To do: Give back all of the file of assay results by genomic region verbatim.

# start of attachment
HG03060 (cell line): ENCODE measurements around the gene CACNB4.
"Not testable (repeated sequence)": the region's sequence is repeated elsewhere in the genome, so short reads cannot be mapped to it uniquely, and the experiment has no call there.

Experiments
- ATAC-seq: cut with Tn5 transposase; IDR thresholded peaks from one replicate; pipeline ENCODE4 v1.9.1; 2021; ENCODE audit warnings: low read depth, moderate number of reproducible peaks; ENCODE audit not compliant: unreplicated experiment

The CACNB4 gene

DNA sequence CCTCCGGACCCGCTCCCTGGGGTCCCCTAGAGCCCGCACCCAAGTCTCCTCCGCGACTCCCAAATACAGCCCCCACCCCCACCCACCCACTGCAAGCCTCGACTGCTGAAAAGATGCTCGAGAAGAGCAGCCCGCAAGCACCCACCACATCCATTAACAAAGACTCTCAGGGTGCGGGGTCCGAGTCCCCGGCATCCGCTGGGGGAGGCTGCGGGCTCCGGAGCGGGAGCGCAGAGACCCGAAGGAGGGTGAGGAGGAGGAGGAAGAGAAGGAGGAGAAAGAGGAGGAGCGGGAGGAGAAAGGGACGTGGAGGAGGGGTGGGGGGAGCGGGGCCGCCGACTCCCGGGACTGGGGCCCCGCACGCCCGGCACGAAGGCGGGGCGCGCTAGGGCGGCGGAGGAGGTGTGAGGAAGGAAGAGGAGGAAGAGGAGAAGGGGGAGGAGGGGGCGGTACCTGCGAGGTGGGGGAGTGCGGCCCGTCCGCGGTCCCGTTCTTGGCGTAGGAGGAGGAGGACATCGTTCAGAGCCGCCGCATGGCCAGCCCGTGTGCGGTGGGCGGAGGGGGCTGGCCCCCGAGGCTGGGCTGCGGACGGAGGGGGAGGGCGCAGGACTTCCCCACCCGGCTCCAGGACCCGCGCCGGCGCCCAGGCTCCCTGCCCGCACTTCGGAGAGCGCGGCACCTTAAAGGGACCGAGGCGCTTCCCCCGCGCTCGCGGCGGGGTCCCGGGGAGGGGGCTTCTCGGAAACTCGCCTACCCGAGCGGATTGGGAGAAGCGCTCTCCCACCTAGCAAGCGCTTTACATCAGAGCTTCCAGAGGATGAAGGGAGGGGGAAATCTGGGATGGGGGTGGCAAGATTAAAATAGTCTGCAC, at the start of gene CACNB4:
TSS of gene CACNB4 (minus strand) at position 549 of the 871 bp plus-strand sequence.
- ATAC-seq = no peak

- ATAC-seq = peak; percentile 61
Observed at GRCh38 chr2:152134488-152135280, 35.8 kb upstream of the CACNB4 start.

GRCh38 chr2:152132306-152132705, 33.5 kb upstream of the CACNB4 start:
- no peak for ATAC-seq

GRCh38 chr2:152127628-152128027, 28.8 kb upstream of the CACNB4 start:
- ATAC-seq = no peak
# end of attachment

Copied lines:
HG03060 (cell line): ENCODE measurements around the gene CACNB4.
"Not testable (repeated sequence)": the region's sequence is repeated elsewhere in the genome, so short reads cannot be mapped to it uniquely, and the experiment has no call there.

Experiments
- ATAC-seq: cut with Tn5 transposase; IDR thresholded peaks from one replicate; pipeline ENCODE4 v1.9.1; 2021; ENCODE audit warnings: low read depth, moderate number of reproducible peaks; ENCODE audit not compliant: unreplicated experiment

The CACNB4 gene

DNA sequence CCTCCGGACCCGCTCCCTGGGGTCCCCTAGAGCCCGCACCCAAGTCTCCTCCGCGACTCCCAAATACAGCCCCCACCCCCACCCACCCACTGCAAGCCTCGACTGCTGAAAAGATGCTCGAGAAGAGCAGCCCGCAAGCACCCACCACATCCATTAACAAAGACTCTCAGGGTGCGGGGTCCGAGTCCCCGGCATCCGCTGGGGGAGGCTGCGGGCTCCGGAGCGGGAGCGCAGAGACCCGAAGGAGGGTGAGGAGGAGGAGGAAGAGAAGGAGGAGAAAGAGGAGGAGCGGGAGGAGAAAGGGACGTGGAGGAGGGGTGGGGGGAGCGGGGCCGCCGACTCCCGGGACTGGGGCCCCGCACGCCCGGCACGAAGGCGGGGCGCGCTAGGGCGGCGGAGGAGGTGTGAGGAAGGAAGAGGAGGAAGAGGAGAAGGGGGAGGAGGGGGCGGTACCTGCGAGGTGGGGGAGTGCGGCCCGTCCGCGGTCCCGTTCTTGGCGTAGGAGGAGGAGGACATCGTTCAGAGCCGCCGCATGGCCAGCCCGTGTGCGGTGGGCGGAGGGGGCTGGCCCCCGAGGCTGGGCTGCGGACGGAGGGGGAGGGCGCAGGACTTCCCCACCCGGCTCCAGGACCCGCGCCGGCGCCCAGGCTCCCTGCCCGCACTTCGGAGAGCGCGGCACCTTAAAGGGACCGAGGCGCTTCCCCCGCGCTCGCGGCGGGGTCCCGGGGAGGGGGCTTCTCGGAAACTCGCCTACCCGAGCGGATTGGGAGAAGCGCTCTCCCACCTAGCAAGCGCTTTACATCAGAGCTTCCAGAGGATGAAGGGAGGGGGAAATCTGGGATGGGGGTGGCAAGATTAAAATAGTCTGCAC, at the start of gene CACNB4:
TSS of gene CACNB4 (minus strand) at position 549 of the 871 bp plus-strand sequence.
- ATAC-seq = no peak

- ATAC-seq = peak; percentile 61
Observed at GRCh38 chr2:152134488-152135280, 35.8 kb upstream of the CACNB4 start.

GRCh38 chr2:152132306-152132705, 33.5 kb upstream of the CACNB4 start:
- no peak for ATAC-seq

GRCh38 chr2:152127628-152128027, 28.8 kb upstream of the CACNB4 start:
- ATAC-seq = no peak